Tower Heist: How HFZ’s high-rise was looted

Prosecutors say Nir Meir’s fraud involved real and fake projects

Nir Meir’s day has finally come.

Meir had faced many accusations since leaving HFZ Capital Group more than three years ago, including from investors, his former partner, and even his wife.

But all were civil cases. That changed this week when Meir was indicted by Manhattan District Attorney Alvin Bragg for allegedly masterminding a scheme that stole or misappropriated $86 million from investors, subcontractors, and New York City.

Bragg also charged HFZ, two former HFZ executives, construction firm Omnibuild, and three Omnibuild employees — including its leader, John Mingione — with grand larceny. All parties pleaded not guilty at a packed hearing on Wednesday.

Here’s how the $86 million was illegally diverted, as described by five indictments stemming from a three-year investigation by the D.A. and State Police:

Meir, the former managing principal of HFZ now being extradited from Miami, orchestrated multiple frauds dating back years. The firm’s former head of construction, Anthony Marrone, and a former project manager, Louis Della-Peruta, were co-conspirators. HFZ founder Ziel Feldman was not named in the indictment.

Meir illegally diverted $60 million from HFZ projects to cover shortfalls on other HFZ projects, using bogus documents, fake wire transfers and false promises to dupe investors and a lender. He also shorted the city $15.6 million in taxes. Another $11 million was looted in various schemes.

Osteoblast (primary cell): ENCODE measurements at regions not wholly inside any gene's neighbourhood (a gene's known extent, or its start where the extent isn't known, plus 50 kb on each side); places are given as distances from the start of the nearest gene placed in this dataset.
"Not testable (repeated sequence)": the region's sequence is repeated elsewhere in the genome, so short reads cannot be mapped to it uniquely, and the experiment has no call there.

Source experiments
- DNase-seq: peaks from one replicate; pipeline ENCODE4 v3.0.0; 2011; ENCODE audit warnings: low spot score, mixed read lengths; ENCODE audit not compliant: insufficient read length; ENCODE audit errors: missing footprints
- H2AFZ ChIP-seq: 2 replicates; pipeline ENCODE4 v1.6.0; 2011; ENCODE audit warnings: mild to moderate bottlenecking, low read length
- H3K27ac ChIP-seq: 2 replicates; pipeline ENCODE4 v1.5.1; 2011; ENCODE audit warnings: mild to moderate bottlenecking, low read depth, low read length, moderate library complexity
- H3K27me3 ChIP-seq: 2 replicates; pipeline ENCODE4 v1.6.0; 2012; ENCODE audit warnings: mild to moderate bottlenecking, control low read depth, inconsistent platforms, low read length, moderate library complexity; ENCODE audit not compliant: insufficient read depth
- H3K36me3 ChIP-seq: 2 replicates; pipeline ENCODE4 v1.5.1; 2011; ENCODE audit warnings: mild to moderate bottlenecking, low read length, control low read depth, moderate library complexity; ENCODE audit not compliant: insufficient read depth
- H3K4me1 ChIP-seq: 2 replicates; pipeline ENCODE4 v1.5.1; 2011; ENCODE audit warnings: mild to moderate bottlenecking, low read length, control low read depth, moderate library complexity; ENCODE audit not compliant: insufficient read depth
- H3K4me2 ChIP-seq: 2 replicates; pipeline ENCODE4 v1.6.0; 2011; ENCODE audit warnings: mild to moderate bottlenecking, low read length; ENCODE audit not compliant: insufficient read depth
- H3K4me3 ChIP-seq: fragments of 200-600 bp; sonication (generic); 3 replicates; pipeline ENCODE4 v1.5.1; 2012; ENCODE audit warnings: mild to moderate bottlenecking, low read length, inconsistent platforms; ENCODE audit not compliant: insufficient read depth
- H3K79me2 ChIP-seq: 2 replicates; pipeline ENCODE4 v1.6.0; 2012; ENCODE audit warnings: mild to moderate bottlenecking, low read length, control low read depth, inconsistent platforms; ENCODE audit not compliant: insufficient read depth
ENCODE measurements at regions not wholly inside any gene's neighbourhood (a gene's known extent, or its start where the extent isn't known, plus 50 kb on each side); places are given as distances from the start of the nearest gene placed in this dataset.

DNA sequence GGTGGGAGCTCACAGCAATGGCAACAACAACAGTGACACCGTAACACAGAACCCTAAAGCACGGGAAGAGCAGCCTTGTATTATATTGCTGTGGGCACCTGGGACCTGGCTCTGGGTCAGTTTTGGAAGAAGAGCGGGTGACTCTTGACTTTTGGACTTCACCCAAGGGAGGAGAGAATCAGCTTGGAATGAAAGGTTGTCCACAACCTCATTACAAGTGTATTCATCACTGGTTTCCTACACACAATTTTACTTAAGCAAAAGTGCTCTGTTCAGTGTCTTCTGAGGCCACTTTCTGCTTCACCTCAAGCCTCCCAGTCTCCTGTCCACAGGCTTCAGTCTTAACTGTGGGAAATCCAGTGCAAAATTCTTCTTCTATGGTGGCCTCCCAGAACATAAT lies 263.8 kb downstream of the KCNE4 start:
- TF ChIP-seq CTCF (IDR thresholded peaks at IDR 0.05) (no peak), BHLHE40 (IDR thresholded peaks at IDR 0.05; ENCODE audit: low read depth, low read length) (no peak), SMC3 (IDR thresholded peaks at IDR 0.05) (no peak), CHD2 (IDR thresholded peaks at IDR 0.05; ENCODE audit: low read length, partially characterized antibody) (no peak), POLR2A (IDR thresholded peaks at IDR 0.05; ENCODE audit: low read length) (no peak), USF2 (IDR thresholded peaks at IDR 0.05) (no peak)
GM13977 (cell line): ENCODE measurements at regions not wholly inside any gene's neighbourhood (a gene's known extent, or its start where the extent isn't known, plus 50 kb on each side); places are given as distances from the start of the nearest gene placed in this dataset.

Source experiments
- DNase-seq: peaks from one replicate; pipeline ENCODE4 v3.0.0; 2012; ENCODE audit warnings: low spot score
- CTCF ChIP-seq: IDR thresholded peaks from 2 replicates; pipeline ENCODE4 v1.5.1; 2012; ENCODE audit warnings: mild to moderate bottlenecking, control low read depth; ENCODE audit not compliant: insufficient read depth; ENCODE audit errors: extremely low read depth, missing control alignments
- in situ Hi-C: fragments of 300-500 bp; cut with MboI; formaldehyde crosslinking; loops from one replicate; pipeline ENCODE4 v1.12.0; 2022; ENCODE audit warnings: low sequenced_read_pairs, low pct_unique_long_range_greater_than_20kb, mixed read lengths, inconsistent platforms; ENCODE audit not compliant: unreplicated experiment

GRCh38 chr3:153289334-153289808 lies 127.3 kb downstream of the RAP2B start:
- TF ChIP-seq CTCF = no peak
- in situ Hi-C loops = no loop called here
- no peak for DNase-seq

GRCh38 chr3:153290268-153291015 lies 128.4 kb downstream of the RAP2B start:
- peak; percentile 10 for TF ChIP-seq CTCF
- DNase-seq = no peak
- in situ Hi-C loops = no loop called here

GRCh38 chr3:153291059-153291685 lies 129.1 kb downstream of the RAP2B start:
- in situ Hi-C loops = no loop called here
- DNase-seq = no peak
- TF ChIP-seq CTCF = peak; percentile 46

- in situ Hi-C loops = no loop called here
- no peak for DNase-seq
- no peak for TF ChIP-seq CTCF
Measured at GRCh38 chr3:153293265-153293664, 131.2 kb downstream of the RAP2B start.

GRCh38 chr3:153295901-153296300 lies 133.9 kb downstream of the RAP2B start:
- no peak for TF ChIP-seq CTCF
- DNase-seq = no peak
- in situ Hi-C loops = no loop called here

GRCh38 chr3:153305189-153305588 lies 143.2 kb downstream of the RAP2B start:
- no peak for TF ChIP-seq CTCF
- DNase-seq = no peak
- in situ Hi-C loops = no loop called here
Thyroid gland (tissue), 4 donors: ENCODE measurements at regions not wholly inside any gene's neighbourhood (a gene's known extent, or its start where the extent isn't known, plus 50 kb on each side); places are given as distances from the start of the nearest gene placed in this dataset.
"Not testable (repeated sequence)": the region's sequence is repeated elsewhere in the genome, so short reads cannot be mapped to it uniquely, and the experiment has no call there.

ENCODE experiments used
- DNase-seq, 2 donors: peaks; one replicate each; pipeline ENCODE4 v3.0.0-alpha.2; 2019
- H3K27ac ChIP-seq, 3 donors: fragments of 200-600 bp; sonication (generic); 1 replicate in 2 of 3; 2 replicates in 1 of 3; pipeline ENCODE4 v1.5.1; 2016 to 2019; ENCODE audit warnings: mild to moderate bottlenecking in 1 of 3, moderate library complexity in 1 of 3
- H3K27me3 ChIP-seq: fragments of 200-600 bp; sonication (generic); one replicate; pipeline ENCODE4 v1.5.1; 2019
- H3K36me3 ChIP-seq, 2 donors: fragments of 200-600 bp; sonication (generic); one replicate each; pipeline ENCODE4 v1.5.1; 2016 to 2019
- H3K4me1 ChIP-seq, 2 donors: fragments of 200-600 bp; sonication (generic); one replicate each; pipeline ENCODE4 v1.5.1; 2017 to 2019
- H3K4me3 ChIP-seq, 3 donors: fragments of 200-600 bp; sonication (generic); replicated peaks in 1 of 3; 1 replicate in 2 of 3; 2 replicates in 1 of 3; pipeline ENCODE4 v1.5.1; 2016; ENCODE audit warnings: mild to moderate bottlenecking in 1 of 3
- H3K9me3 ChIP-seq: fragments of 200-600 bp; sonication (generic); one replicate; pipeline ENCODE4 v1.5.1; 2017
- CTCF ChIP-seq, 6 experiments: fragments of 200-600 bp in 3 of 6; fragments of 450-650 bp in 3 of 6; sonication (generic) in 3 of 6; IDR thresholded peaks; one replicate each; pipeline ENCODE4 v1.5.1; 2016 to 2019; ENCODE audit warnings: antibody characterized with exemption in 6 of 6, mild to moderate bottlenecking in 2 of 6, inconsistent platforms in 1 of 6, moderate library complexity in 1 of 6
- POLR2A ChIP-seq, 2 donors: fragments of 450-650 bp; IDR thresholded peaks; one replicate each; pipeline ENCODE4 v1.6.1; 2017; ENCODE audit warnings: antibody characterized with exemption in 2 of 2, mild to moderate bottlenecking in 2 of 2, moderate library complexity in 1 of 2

The XI, HFZ’s twisting condo, hotel and retail project between the High Line and the Hudson River, was at the center of the schemes. In 2015, HFZ bought the West Side site at 76 11th Avenue for $870 million, which was then the highest price ever paid for land in New York City. In 2017, Children’s Investment Fund lent $1.25 billion to the planned two-tower, $1.9 billion development.

After loan funds were deposited into the project’s bank account, where state law required them to remain except to pay for work on the project, Meir moved $253 million to different entities controlled by HFZ, then into other projects’ accounts, primarily to cover shortfalls on those developments. Some money went to personal accounts of HFZ executives.

When the money was later moved back into the XI account, $37 million was missing.

To cover the shortfall, executives from HFZ and Onmibuild had certain subcontractors inflate monthly invoices. This made it appear like the project progressed more than it had, increasing the apparent value of the collateral for the loan and causing the lender to release additional funds to HFZ.

When subcontractors expressed concerns about the inflated invoices, Meir, Marrone and Mingione instructed them to keep at it in order to be paid. This netted over $6.5 million from the lender.

Omnibuild denies the allegations. Dozens of its employees showed up at the hearing on Wednesday.

“Even though Omnibuild is in the same indictment as HFZ, three counts of that indictment allege that HFZ stole from Omnibuild and others,” said Josh Vlasto, a spokesperson for Omnibuild. “This is in addition to the three other indictments charging HFZ alone. We reiterate that Omnibuild is a victim of, and not acting in concert with, HFZ.”